SBU Sociology Professor Named Top 300 Professor by Princeton Review
Professor Catherine Marrone’s success highlighted in the new book ‘The Best 300 Professors’
STONY BROOK, NY, April 3, 2012 – Catherine Marrone, Professor of Sociology at Stony Brook University, has been named among the top 300 college and university professors in the nation by The Princeton Review in the newly released book, The Best 300 Professors. The Best 300 Professors was developed in collaboration with RateMyProfessors.com, the highest-trafficked college professor ratings site in the United States, by using qualitative and quantitative data collected from students at thousands of colleges and universities across the nation.
“Professor Marrone is well-deserved of this recognition as one of the best 300 professors in the nation,” said Stony Brook University President Samuel L. Stanley Jr., MD. “Her dedication to our students and her drive to connect with them are just two of the many qualities that make her an outstanding educator and a true asset to this institution.”
Professor Marrone teaches Sociology to undergraduate students and serves as the Director of Undergraduate Studies and as a faculty advisor in the Multi-Disciplinary Studies major. Her goal is to broaden students’ perspective on understanding human behavior by using the social sciences, while at the same time learning about and connecting to them as individuals.
“I really enjoy learning about my students, and love to hear their ideas and thoughts,” said Professor Marrone. “It is one of the best things about working on such a diverse campus.”
In her profile included in The Best 300 Professors, Professor Marrone notes that she begins each semester by attempting to ease students’ hesitations about large classes. “I try to make a large class seem much smaller and more intimate,” she said. “I like my classes to feel interactive, and I truly want to hear what they have to say. My students say the most amazing things and I usually leave class thinking I learned something from them.”
Professor Marrone received both her BA and PhD in Sociology from Stony Brook University and completed a two-year post-doc at the Yale School of Medicine in the Department of Epidemiology and Public Health before joining the Stony Brook faculty in 1998.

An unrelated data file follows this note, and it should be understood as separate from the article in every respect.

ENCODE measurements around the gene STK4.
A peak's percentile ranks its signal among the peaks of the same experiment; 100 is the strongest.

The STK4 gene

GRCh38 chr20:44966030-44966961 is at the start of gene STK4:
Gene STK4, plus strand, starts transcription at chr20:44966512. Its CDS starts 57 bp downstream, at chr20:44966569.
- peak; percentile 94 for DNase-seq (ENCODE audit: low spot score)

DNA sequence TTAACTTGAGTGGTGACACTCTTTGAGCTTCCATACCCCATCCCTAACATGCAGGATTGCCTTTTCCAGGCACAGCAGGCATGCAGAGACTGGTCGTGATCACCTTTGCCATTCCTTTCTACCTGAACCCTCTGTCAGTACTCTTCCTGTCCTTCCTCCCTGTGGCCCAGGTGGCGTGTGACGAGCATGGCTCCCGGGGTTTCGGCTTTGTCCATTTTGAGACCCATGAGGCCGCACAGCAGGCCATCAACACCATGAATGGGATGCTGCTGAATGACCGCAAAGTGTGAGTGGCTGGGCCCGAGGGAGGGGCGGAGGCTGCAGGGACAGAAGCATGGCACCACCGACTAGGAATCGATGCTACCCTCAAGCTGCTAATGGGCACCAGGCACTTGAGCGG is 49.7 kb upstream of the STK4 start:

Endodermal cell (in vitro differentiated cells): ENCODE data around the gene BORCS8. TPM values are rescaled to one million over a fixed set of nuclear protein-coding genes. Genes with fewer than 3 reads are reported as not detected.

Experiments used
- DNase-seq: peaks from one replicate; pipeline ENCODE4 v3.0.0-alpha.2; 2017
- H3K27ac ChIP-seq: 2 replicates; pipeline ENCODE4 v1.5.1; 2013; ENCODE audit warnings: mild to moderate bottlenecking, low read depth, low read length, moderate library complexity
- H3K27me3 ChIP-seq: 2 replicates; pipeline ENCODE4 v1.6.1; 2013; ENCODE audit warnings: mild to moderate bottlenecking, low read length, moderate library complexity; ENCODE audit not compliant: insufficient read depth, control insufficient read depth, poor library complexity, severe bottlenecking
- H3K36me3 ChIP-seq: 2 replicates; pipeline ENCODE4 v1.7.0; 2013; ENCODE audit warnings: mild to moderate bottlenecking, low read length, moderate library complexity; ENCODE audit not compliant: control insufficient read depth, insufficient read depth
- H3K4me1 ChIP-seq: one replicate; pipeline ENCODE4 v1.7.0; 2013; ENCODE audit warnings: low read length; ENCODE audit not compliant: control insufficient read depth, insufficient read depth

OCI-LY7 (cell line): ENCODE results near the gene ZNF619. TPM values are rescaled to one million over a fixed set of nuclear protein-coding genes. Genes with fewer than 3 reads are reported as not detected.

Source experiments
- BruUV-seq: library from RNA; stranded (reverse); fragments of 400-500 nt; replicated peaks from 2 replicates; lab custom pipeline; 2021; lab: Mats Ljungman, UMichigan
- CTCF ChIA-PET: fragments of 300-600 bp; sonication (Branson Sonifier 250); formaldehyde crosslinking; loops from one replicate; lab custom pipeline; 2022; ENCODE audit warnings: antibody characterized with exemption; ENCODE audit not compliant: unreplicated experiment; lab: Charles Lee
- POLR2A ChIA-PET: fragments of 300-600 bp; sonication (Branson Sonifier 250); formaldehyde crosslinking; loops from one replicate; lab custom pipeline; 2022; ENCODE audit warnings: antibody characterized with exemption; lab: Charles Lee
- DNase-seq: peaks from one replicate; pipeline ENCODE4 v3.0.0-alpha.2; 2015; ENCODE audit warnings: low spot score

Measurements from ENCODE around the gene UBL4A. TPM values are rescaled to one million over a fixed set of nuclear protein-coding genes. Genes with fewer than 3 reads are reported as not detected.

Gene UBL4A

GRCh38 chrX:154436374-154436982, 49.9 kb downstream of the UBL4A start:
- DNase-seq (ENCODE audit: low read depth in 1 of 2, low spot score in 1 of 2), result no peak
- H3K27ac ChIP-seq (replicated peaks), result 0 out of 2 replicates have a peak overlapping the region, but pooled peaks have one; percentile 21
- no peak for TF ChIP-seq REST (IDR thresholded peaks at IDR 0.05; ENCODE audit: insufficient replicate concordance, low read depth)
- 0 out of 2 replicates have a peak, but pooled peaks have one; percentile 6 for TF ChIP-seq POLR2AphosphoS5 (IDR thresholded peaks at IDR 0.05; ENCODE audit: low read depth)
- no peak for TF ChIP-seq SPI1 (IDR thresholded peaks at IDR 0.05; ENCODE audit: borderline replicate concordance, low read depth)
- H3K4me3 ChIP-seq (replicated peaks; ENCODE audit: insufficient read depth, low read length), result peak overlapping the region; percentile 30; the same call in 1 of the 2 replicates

“The State University of New York takes great pride in its faculty and we could not be more pleased that five of our best and brightest have been named to The Princeton Review’s Top 300 list,” said SUNY Chancellor Nancy L. Zimpher. “Congratulations to Professor Marrone on this much-deserved national distinction.”
The four other SUNY professors named to the list include UAlbany English Professor Jeffrey Berman; Binghamton University Journalism Professor Mary Stillwell Haupt; Binghamton University Health Professor Jennifer Wegmann; and, SUNY Geneseo Mathematics Professor Gary Towsley.
“We developed this book as a tribute to the extraordinary dedication of America’s undergraduate college professors and the vitally important role they play in our culture, and our democracy,” said Robert Franek, Princeton Review’s Senior Vice President and Publisher. “One cannot page through this book without having tremendous respect for the powerful ways they enrich their students’ lives, their colleges, and ultimately our future as a society. Together with her students who rated her so highly, we salute Professor Marrone and each of the other professors we profile for their outstanding teaching. We are truly pleased to recommend them—and the schools at which they teach—to college applicants and their parents who use our resources.”
The Best 300 Professors also includes profiles of the colleges and universities where the top 300 professors teach. These profiles give prospective students invaluable information on admissions, tuition, SAT/ACT score ranges of admitted students, and other useful data. In the Stony Brook University profile, Princeton Review editors note that students who are “fortunate to attend are privy to a large campus that offers a lot of diversity and many opportunities.” The profile also states that Stony Brook attracts “Nobel Prize winners and Ivy League grads/profs while maintaining an affordable, state school price tag.”